# What is the relationship between light and space?

1. Apr 2, 2013

### Seminole Boy

What is light doing to make us believe that space is boundless but also finite (if I have Einstein's thinking right)?

There's something tricky going on here.

Are there points (coordinates) in space that are not reached by light?

2. Apr 2, 2013

### Staff: Mentor

There is no reason to believe that space is finite. It might be, but it could be infinite as well.
There are good arguments to believe that space is boundless - space looks the same in all directions (in every part we can observe), and a bound would be a special region in space with strange effects.

Every part can be reached by light emitted nearby. There are parts of space we can never reach with light sent towards them, as they are too far away and space is expanding too quickly in between.

3. Apr 2, 2013

### Seminole Boy

MFB:

So, yes, I see where you said that these parts of space are already far away, but your "space is expanding too quickly in between" seems to suggest that space is expanding faster than the speed of light. Please do explain further.

4. Apr 2, 2013

### Staff: Mentor

The distance between us and objects far away is increasing faster than the speed of light, right*.
This is not a problem - relativity limits the speed of objects in space, not the expansion of space itself.

*strictly speaking, there is not just one unique way to define those distances - you can choose different coordinate systems, where this is not true.

5. Apr 3, 2013

### Naty1

So far as we know, relic radiation, that is electromagnetic radiation [light]from the big bang is everywhere in our universe. It's wavelength is getting longer as distances expand and so it is getting weaker....longer wavelength means less energy. It started out close to 3,000 K and is now under 3 degrees K.

So in the far distant future the universe will be cold, dark, dead....nothing will be happening if the expansion we believe exists continues as we believe it will...forever....

6. Apr 3, 2013

### Naty1

In the sense that light from beyond about 16 billion light years distance will never reach us, yes.

7. Apr 4, 2013

### Staff: Mentor

To elaborate a little bit on what has been said already:

Expansion is measured by a RATE, not a speed or velocity. What this means is that if you take a volume of space and choose any number of points within it, every point will get further away from every other point over time. For example, we could say that it takes X amount of time for any points within a volume of space to get twice as far away from each other. However we usually choose a point away from us and, knowing this expansion rate, say that any object at that point is receding from us at a given velocity.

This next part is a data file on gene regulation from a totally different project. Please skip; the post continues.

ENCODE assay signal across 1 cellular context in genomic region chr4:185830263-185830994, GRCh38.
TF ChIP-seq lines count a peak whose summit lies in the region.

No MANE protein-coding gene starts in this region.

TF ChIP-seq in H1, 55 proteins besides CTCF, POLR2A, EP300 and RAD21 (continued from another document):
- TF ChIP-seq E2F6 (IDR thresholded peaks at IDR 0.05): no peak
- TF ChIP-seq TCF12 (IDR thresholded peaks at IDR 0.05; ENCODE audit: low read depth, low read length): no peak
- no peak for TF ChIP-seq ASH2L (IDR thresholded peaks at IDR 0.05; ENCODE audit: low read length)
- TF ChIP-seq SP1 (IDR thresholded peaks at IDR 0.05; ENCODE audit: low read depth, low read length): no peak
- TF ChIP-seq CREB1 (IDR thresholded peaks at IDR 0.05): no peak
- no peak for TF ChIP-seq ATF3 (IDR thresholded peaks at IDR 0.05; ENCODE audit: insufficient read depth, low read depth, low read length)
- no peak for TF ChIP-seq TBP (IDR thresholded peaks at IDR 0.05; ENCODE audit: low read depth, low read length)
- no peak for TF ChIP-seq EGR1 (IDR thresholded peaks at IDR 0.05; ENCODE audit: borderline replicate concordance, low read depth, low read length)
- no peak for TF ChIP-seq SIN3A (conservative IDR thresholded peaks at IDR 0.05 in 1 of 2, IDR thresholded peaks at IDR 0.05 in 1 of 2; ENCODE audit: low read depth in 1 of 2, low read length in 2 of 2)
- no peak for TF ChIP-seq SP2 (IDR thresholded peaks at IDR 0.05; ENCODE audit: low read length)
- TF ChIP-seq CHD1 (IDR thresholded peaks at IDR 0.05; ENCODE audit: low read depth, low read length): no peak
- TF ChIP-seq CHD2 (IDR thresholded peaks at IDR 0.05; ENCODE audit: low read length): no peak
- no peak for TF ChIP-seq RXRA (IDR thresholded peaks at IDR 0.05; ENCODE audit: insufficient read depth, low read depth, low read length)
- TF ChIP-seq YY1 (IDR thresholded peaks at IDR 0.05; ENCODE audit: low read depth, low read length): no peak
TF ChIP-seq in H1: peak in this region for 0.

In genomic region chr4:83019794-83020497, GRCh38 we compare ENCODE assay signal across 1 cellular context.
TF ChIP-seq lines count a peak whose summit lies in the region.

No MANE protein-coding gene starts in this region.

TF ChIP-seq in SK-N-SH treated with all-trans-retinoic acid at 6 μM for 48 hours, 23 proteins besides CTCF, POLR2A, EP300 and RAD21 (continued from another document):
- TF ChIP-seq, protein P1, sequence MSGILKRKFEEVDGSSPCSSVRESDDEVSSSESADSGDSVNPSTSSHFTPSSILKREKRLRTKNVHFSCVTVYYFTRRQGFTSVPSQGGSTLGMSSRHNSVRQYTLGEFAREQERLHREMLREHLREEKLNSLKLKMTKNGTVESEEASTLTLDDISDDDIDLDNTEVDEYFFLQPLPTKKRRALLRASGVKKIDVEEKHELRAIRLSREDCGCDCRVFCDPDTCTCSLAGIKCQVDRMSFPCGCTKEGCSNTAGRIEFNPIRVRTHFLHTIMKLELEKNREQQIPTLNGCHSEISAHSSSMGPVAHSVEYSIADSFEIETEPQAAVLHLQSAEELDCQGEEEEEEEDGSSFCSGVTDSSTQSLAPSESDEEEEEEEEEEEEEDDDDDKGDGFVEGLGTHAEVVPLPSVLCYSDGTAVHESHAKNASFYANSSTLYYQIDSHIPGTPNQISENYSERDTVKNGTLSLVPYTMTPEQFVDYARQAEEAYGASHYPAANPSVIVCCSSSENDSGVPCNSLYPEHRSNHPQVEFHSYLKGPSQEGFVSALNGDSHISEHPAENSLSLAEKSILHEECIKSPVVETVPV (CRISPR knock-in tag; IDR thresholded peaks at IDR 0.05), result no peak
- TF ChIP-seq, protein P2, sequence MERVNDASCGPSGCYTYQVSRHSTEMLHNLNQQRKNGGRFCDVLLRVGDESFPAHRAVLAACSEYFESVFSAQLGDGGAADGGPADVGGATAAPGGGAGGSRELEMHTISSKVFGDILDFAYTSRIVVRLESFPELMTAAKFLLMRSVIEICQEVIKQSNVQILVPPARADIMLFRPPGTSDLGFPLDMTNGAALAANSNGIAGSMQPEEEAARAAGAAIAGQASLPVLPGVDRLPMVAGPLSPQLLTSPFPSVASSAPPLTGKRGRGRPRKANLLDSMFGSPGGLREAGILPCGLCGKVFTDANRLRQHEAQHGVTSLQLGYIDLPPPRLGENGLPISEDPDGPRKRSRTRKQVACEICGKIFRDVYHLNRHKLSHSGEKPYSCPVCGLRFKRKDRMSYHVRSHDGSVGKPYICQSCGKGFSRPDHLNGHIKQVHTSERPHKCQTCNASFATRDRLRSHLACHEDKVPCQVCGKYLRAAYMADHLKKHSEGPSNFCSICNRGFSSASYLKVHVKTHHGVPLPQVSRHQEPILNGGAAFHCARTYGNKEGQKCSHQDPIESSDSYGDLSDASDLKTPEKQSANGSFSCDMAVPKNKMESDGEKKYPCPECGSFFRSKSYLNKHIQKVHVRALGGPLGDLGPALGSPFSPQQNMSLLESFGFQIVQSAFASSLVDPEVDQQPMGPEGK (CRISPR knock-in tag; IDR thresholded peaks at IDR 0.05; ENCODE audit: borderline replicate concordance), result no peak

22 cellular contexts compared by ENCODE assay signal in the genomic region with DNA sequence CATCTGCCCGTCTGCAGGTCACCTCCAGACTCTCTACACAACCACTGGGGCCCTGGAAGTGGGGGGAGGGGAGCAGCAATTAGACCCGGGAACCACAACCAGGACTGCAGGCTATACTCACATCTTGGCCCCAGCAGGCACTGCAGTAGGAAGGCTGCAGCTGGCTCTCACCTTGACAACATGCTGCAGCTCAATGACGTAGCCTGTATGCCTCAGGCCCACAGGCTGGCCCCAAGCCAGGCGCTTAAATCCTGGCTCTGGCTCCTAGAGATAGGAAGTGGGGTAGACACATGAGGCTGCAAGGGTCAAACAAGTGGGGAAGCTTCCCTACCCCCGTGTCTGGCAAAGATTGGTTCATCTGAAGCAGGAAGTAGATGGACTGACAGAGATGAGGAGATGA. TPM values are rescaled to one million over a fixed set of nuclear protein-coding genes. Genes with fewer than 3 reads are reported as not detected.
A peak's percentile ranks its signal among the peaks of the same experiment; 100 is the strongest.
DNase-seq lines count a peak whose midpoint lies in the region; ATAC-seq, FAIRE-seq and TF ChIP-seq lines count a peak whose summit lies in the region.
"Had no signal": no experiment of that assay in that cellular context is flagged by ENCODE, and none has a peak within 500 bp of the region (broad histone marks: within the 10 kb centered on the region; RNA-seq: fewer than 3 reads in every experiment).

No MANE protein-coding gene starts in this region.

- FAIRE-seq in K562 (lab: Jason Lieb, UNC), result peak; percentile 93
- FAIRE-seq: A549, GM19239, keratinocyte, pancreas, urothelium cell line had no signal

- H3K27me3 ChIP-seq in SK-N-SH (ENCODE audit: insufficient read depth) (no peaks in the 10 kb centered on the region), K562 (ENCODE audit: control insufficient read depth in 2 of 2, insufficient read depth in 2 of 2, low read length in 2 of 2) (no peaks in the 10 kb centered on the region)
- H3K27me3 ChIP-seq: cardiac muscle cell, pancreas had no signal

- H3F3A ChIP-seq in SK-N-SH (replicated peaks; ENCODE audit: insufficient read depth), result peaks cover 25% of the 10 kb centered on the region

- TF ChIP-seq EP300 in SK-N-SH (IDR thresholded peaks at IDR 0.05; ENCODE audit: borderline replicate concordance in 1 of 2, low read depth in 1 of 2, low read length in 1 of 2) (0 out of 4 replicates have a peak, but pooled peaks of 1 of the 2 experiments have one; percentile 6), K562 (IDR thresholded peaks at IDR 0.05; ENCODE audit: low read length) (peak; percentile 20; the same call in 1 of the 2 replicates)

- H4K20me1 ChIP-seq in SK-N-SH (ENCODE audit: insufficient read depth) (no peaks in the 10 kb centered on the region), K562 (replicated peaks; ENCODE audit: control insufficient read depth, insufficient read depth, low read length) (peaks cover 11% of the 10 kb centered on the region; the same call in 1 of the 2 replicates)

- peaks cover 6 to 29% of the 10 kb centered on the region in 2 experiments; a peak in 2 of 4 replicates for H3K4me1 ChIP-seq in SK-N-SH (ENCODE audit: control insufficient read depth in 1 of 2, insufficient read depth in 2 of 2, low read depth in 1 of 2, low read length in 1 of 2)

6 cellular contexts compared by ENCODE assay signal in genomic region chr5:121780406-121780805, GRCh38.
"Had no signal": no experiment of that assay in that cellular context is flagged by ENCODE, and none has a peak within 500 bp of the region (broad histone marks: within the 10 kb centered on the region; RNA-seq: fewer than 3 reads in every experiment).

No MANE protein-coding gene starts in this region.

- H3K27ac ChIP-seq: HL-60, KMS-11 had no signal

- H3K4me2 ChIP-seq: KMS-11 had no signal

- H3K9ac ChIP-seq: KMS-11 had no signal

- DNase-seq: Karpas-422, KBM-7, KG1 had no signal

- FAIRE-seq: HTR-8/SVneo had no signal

For the universe, expansion results in an increase in the recession velocity of objects by about 67 km/s for every megaparsec in distance away from an observer. IE, an object at one megaparsec, which is 1 million parsecs, or about 3.26 million light-years, will be receding from us at about 67 km/s. Increase the distance to 2 megaparsecs and the recession velocity increases to 134 km/s. At 10 megaparsecs it's 670 km/s.

Now, light travels at about 300,000 km/s. That means that any object that at a distance greater than about 4500 megaparsecs, or about 14 billion light-years, is receding from us at a velocity GREATER than c. This does NOT violate the rule that nothing can travel faster than light. Why? Because that rule only applies to Special Relativity, not to General Relativity. GR allows the geometry of spacetime to cause objects to move away at ANY velocity. This is commonly explained as "Nothing can move THROUGH space faster than c, but expansion causes space itself to carry objects away".

8. Apr 4, 2013

### Naty1

That's a difficult concept to wrap your mind around. The following complements Drakkith's post and is not intended to refute his explanation.

In the old thread #162727 in these forums,

There is a wonderful post by pervect, #90 about different models providing superluminal or sub luminal speeds, and clarifies for ‘non experts’ a difficulty of interpreting ‘distance’ in cosmology: [and hence velocity, energy,etc]

Further, it turns out you can visualize 'expansion' via the SCALE FACTOR a[t] which results from the FLRW cosmological model, selected parameters, and the Einstein Field Equations.
Just visualize the scale factor a[t] as a coordinate distance between a pair of space time points.
For example, the scale factor for a matter-dominated universe, {an approximate expression, not exactly Lambda CDM} goes as

a(t) = (t/to)2/3 so as time t grows arbitrarily large, so does a[t]. This means separation distances grow faster than lightspeed....stuff becomes 'superluminal'....

[This is NOT a typical d = v[t] type measure so common in flat space.]

Leonard Susskind derives such expression in 'Youtube Susskind Cosmology' lecture #3.....but it is awfully slow and that one lecture about 2 hours....

Last edited: Apr 4, 2013